One day, a couple of weeks after I arrived in Beijing, early in Spring, my wife excited told me, “I saw a fox.”

I looked at her quizzically, “A fox?”

“Yeah, near the Embassy.” she continued. “It seemed as if it came from the Rwandan Embassy, and it crossed over to the Philippine Embassy.”

It was strange that there would be fox right in the middle of metropolitan Beijing, in broad daylight. She claimed she saw the fox as she was walking outside compound where we lived, across the street from the embassy, on the way to the supermarket.

I told her she might have seen a cat, as our Embassy drivers had several very large long-haired cats. Or maybe, she saw dog, or a domestic fox. I recalled, “Remember the pet market when we were in Chongqing?” reminding her of how it was so easy to buy a pet fox during my previous assignment in western China.

“No. It was a wild fox.” She described the coloration in detail, a deep, dark, reddish brown, with black extremities, and somewhat white underbelly. But, it was a fox. Not a cat, nor a dog, nor was it was a domestic fox.

Every once in a while, passing the embassy, which happened almost, she’d say “Oh, I remember the fox.” and she’d continue to recount how she saw the fox and at times, when the conversation was lively, she’d describe it again.

It was hard figuring out where the fox, came from, but the topic would usually end with me suggesting that someone from the Rwandan Embassy must have had a pet fox (she stopped insisting it was a wild fox).

Now, it’s autumn. The leaves are red and gold.

Yesterday morning, I was crossing the street after bringing my daughter to school.

And there I saw it.

It was a fox.

It was running in broad morning daylight from the Rwandan Embassy to the Philippine Embassy.

As a child, I was an animal nerd. I wanted nothing more in the world to be a zoologist. I was a wildlife nut. I literally read every single book animals my primary school library about, including the scientific journals in the corner.

It was definitely a wild fox, its coat was strongly melanistic, unlike the usually lighter colored coats you’d see in domestic pet foxes.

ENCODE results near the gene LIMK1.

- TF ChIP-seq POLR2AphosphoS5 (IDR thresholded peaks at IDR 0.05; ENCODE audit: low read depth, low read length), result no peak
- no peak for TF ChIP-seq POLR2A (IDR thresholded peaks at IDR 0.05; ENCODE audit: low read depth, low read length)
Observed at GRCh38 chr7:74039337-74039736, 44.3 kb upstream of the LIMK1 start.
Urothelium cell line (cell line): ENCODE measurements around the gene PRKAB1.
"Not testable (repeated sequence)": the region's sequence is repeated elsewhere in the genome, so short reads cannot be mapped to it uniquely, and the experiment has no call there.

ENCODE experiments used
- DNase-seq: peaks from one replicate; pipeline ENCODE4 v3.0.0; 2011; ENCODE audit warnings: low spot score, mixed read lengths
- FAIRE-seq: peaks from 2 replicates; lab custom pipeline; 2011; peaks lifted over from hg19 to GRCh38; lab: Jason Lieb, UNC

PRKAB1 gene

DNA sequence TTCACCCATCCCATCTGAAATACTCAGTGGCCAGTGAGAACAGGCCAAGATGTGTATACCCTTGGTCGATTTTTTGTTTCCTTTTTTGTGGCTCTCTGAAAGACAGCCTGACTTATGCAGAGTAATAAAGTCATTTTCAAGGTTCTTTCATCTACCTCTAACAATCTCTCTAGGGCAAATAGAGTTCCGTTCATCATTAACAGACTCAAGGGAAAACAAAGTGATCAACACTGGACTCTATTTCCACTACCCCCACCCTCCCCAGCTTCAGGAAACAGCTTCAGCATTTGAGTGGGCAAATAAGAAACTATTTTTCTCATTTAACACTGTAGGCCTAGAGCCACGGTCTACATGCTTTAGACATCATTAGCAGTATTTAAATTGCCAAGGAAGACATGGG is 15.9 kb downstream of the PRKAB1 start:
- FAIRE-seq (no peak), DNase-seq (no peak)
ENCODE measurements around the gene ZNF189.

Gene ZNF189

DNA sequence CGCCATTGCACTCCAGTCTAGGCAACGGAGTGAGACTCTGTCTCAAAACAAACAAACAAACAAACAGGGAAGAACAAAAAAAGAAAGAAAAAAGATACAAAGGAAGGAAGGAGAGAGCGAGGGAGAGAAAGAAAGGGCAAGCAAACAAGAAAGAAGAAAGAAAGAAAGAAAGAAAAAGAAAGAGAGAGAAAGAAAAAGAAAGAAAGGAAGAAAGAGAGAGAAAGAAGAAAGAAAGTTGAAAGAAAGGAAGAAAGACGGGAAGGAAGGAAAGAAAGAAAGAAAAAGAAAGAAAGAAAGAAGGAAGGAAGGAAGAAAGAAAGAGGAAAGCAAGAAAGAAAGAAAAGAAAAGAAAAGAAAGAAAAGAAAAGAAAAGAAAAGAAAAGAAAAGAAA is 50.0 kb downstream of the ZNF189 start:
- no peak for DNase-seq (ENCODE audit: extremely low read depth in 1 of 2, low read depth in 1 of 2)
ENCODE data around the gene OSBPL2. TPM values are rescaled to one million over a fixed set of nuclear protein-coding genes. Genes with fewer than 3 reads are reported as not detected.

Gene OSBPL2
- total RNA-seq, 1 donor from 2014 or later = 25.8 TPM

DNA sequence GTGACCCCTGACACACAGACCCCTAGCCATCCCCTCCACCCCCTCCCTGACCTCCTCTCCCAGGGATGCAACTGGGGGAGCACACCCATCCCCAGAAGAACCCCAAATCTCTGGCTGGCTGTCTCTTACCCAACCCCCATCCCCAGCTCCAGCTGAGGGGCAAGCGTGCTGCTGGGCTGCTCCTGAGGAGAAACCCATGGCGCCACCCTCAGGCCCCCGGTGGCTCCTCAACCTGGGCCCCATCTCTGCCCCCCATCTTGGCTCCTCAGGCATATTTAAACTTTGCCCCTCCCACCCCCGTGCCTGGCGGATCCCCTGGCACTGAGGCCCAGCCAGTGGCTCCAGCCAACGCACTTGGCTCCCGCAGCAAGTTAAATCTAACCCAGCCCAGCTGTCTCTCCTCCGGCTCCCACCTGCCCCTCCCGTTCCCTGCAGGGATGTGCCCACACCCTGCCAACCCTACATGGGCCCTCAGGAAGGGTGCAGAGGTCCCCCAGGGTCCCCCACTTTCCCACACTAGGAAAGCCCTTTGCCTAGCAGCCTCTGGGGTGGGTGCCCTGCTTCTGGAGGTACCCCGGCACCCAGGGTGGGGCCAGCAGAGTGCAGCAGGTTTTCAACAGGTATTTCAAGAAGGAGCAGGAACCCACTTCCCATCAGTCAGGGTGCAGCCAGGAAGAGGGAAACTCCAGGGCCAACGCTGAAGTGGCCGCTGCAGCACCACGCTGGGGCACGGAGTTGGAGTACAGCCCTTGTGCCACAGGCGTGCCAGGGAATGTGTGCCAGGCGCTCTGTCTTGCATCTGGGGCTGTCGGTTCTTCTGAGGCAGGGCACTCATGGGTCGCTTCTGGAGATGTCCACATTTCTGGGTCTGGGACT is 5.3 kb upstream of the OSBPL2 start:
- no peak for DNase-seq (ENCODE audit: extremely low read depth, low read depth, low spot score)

I wanted to take out my camera to take a picture of it, but here in Beijing the embassies are guarded by armed police which don’t take kindly to having their pictures taken.

I hurried into the embassy, hoping to get an angle where I could take a picture of it without the armed police thinking they’d be in the frame. It seems like they aren’t allowed to look into the embassies they guard, so they’re always facing the street.

But once I got in the gate, I could see the fox no longer.

I peered into the bushes and hedges. I couldn’t see it. But I’m sure it was there somewhere.

I saw our gardener. He probably knew about the fox. I anyone knows about foxes in the embassy in the middle of the megalopolis of Beijing, it was he. He’s probably been with the embassy for over a decade.

“I saw a fox,” I excited told him, describing, how big it was, and where I saw it.

He looked at me patiently, too polite to interrupt me.

“So,” I asked him, “have you seen this fox before?”

He looked at me, and nodded knowingly.

“Oh, you probably saw one of our cats.”

(Updated 11/11/2021: My wife saw the fox again this morning on the way home after sending off our daughter to school. This time she saw it cross the street from the wooded area at the back of the St. Regis Hotel to the hedges in front of the area between the Rwandan and the Philippine Embassy. She had about a minute observe it, so we’re pretty sure our minds aren’t playing a tick on us by now.)

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